The sign of the ineffable in twentieth century literature.
Access rightsNo access - Contact email@example.com
Watson, James D., 1982-
MetadataShow full item record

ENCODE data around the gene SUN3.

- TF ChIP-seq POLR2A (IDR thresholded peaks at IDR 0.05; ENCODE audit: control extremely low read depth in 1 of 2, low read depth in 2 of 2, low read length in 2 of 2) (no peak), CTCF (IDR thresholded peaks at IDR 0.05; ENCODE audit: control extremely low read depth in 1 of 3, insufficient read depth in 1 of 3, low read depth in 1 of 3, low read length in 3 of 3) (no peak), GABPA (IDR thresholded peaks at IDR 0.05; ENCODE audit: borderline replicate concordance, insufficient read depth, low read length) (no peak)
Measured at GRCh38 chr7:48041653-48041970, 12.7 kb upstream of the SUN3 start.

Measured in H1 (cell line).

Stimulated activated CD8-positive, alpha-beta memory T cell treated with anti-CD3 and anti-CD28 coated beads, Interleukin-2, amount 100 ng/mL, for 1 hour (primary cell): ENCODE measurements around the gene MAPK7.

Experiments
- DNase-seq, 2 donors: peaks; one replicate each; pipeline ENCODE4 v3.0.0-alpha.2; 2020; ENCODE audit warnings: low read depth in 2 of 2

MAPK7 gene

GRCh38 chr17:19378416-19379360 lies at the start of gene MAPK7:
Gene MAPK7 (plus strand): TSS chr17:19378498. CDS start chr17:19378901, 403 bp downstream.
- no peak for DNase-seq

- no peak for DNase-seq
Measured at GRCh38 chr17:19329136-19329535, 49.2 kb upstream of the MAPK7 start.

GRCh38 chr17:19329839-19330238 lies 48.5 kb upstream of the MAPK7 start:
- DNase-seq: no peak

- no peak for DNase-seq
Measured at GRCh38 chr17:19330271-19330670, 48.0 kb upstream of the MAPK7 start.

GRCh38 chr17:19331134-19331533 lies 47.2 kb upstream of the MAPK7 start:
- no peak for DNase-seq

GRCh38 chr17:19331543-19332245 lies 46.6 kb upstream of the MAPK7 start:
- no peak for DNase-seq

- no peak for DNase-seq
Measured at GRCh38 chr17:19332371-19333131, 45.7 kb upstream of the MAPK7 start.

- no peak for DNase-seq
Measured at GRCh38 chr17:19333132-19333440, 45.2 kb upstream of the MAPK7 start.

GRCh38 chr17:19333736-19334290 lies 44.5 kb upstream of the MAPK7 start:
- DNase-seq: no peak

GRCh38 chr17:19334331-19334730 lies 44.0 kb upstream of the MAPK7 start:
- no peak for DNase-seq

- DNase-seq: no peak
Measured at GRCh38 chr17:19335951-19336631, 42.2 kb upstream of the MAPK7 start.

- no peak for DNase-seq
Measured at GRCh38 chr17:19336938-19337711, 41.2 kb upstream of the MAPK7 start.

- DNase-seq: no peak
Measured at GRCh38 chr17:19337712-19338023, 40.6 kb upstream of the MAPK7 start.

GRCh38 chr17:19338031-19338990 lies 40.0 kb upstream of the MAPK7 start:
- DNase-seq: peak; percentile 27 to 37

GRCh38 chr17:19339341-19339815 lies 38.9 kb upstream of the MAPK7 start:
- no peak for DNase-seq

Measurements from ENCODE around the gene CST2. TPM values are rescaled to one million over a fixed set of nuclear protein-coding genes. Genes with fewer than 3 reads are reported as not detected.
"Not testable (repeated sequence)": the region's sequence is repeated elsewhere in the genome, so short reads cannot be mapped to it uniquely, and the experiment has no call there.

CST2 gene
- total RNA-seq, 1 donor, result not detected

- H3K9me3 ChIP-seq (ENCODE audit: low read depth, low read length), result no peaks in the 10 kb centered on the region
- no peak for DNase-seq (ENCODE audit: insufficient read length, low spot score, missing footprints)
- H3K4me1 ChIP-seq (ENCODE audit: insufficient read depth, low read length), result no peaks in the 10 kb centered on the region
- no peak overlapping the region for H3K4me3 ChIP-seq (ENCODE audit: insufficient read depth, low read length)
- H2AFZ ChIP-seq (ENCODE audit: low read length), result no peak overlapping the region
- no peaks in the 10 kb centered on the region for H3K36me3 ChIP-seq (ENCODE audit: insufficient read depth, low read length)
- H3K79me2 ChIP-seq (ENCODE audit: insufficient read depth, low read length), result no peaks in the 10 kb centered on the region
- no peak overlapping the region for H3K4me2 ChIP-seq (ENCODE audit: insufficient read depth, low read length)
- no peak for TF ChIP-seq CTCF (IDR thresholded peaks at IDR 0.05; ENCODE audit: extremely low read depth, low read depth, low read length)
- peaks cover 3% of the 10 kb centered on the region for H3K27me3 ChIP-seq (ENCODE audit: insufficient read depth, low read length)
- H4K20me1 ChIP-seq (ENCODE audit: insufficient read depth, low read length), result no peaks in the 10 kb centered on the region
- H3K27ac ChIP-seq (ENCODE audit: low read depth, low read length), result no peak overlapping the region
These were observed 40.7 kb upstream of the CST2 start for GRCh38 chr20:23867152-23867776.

This study establishes a critical foundation for understanding the unique sacramental dynamic inherent to literature and to narrative art more generally, demonstrating how Derrida’s deconstructive method leaves room for the particular species of referentiality claimed by the Catholic sacraments—which are said to “accomplish what they signify”—and how imaginative literature operates in the same space semiotically. The work continues by examining novels by four writers (Hemingway, Faulkner, Woolf, and McCarthy), and describing how their works affirm the need for this sort of “sacramental grammar of grace” for the transmission of their most deeply epiphanic moments. What results is a way of understanding the continued power of story long after faith in the power of signification has faded.